The National Trust for Scotland has been excavating a site in Glencoe
The National Trust for Scotland has been excavating a site in Glencoe

Lifting the turf on Glencoe’s secret buried history

National Trust for Scotland archaeologists will share their discoveries from recent excavations and surveys in Glencoe in early August.

They will also discuss exciting plans to bring the findings to life at a special talk on Thursday 8 August, 6.30pm, at Glencoe Visitor Centre.

Derek Alexander, the conservation charity’s Head of Archaeology, has led digs which have helped uncover more information about where and how people lived in the glen before the era of Highland Clearances transformed life and the landscape here.

In this evening talk, Derek will explain what he and his team of volunteers have learnt so far during their excavations and investigations into this fascinating period in the area’s history.

Their growing understanding is shaping plans to reconstruct a 17th – 18th century turf-built, thatched dwelling at the recently-revamped Glencoe Visitor Centre. The reconstruction will be based on evidence recovered from the archaeological remains of a house at Achtriochtan, on the lower slopes of the Aonach Eagach, in the heart of the glen. This 13 by six metre building had walls made from turf banks between one and two metres thick.

Emily Bryce, operations manager for Glencoe said: ‘August’s talk will be a great chance for anyone curious about what life in Glencoe might have been like around 300 years ago to find out more, directly from one of Scotland’s most experienced archaeologists, who has been studying the landscape here for many years.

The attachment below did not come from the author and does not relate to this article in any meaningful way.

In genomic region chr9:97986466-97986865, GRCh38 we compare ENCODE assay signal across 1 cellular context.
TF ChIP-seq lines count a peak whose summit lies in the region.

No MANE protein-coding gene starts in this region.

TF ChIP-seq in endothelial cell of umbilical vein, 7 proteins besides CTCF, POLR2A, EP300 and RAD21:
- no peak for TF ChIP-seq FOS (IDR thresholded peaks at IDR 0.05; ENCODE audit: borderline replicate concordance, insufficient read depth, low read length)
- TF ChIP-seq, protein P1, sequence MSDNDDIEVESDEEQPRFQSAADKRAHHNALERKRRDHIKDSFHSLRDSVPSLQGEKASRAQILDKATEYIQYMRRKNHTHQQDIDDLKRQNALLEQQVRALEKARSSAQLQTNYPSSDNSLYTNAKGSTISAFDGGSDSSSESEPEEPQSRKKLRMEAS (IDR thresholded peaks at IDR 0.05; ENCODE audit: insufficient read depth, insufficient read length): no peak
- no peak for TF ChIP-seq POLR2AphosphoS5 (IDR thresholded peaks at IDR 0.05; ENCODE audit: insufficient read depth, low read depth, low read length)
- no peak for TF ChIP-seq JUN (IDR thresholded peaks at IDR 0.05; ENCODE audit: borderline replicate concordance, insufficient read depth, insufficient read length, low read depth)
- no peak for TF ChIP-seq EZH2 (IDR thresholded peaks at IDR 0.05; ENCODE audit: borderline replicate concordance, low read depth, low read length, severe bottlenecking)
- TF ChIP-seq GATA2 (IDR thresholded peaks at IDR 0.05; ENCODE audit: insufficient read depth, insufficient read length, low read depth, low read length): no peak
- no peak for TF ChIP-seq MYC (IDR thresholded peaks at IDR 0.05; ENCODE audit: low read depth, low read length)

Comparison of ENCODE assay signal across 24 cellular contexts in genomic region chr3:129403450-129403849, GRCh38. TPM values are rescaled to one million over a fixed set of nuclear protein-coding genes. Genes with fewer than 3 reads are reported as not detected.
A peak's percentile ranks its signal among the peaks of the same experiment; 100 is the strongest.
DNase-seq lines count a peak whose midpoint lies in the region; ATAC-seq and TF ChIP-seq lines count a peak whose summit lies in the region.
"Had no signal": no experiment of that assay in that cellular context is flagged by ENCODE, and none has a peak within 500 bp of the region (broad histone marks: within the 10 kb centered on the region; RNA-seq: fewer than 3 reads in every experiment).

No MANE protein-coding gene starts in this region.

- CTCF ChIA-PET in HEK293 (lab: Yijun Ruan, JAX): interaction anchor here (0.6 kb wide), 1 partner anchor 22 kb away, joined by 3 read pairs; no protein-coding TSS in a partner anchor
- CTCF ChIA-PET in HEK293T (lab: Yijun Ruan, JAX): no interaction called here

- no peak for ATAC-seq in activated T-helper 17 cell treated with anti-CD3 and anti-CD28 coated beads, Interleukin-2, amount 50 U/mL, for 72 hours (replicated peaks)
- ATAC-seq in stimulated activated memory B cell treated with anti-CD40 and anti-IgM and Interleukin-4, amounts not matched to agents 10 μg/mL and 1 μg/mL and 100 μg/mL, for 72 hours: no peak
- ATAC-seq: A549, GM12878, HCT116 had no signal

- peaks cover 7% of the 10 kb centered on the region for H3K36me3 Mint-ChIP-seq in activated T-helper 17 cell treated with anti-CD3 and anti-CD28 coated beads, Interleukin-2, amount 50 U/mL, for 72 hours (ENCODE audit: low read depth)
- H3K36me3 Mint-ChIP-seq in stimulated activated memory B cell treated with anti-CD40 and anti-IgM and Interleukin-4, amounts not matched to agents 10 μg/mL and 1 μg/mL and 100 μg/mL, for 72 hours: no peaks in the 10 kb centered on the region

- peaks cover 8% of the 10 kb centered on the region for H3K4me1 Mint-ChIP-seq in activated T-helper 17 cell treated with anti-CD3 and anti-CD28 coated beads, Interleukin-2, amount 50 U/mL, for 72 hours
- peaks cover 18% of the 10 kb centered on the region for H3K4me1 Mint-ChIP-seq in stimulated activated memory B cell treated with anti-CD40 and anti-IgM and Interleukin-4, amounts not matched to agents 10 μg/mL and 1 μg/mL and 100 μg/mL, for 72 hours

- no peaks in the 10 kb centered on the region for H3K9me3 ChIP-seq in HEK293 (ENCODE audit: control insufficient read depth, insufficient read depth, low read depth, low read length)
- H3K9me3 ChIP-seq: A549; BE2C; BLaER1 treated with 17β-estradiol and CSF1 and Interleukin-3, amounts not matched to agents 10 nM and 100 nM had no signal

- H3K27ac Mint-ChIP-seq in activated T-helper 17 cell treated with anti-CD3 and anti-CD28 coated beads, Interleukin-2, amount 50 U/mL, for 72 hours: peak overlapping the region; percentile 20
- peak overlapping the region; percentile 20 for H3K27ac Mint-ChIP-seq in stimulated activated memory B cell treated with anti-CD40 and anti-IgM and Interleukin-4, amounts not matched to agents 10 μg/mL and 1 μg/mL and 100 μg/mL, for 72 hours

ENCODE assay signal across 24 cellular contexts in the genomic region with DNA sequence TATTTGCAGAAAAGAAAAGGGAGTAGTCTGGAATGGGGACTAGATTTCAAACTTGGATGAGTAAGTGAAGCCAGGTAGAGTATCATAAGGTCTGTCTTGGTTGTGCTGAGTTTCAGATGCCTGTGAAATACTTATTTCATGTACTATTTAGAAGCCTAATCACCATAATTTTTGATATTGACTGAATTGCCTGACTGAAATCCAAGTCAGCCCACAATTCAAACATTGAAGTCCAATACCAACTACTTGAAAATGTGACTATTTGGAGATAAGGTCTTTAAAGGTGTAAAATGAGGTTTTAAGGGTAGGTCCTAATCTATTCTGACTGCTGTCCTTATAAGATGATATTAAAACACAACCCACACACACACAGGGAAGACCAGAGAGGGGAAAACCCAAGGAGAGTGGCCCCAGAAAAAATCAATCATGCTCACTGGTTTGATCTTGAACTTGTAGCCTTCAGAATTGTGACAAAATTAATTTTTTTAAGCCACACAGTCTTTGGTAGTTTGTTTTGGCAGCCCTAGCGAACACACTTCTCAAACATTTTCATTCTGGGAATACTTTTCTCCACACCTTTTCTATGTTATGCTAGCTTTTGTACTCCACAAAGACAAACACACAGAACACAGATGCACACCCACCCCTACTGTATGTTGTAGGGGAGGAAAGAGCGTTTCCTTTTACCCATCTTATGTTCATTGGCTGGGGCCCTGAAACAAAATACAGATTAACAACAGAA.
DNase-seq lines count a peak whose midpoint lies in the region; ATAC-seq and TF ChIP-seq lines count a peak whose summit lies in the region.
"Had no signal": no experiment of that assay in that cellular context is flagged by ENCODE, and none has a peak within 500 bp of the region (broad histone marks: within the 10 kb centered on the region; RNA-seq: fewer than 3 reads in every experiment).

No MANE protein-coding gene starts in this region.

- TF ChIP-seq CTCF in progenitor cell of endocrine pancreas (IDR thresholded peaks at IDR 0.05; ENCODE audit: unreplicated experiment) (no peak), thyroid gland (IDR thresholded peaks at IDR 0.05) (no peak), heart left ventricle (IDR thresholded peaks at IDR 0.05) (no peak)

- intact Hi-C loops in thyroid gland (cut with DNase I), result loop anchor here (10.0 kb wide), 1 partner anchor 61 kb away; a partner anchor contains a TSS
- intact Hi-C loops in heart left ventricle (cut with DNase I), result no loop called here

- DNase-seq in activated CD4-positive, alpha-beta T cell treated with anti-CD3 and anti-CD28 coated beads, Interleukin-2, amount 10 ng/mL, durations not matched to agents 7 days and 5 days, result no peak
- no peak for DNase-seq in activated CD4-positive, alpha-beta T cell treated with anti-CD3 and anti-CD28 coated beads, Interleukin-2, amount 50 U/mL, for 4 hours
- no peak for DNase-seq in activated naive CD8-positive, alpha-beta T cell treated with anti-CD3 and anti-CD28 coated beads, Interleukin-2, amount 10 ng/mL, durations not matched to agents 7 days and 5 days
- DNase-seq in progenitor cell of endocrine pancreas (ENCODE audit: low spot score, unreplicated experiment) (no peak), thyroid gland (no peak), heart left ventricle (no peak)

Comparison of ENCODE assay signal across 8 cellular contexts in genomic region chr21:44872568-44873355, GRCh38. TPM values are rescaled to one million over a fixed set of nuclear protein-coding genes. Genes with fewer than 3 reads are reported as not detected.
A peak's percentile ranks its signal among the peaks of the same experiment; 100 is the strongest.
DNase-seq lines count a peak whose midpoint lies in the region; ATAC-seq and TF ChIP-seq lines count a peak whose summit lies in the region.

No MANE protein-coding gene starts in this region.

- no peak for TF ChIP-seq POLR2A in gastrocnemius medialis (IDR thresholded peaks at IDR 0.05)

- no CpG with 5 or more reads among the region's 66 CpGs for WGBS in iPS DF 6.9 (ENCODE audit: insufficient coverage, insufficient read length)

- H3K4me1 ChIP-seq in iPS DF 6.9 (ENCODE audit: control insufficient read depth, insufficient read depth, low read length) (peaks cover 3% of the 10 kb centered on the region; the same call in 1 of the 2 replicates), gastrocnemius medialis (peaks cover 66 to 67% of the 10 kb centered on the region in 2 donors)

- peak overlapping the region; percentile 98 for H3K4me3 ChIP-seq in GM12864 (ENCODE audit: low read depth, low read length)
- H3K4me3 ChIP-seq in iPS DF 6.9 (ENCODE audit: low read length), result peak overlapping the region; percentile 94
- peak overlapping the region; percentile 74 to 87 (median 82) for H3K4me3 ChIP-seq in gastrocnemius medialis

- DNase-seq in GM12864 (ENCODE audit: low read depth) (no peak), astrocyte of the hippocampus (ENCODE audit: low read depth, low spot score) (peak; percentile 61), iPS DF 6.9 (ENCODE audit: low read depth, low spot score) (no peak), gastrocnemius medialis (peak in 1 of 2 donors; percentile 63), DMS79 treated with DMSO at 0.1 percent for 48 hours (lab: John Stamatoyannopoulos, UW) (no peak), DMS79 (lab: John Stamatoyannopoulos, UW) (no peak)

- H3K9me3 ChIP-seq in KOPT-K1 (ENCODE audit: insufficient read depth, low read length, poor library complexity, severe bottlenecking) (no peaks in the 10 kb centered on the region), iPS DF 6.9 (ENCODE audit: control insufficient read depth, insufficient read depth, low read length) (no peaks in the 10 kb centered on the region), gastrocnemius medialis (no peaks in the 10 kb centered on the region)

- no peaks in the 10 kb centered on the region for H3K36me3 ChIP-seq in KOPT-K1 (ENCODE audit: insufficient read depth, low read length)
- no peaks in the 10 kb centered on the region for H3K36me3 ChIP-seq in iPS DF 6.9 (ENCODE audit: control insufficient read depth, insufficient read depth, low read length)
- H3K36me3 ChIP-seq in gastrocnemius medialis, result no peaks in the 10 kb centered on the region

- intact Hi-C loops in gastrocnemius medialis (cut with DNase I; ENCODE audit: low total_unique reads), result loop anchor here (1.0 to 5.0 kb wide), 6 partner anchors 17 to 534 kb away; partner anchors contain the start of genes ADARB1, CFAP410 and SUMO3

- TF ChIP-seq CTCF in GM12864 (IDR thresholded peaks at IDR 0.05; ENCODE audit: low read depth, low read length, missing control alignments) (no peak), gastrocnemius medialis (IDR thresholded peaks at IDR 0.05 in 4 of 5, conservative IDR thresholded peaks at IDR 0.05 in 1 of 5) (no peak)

The National Trust for Scotland has been excavating a site in Glencoe

‘We are at the early stage of a project in which we would like to work with volunteers, visitors, community groups, schools and local history experts, to bring to life an era which many of our visitors ask about when they come here.

‘At the time of the Glencoe Massacre in 1692, it is likely that several hundred people made their homes in the harsh environment of the glen and it can be difficult to imagine how they lived. We want to give people a taste of their story at our visitor centre before sign-posting the nearby Glencoe Folk Museum and Fort William’s West Highland Museum where people can delve deeper into this past and see a rich collection of artefacts.’

Proceeds from the talk will go towards the conservation charity’s current appeal raising funds to support further Glencoe archaeological work and the turf-house reconstruction.

To book a place at the talk, visit:

To donate towards the fundraising campaign today, visit: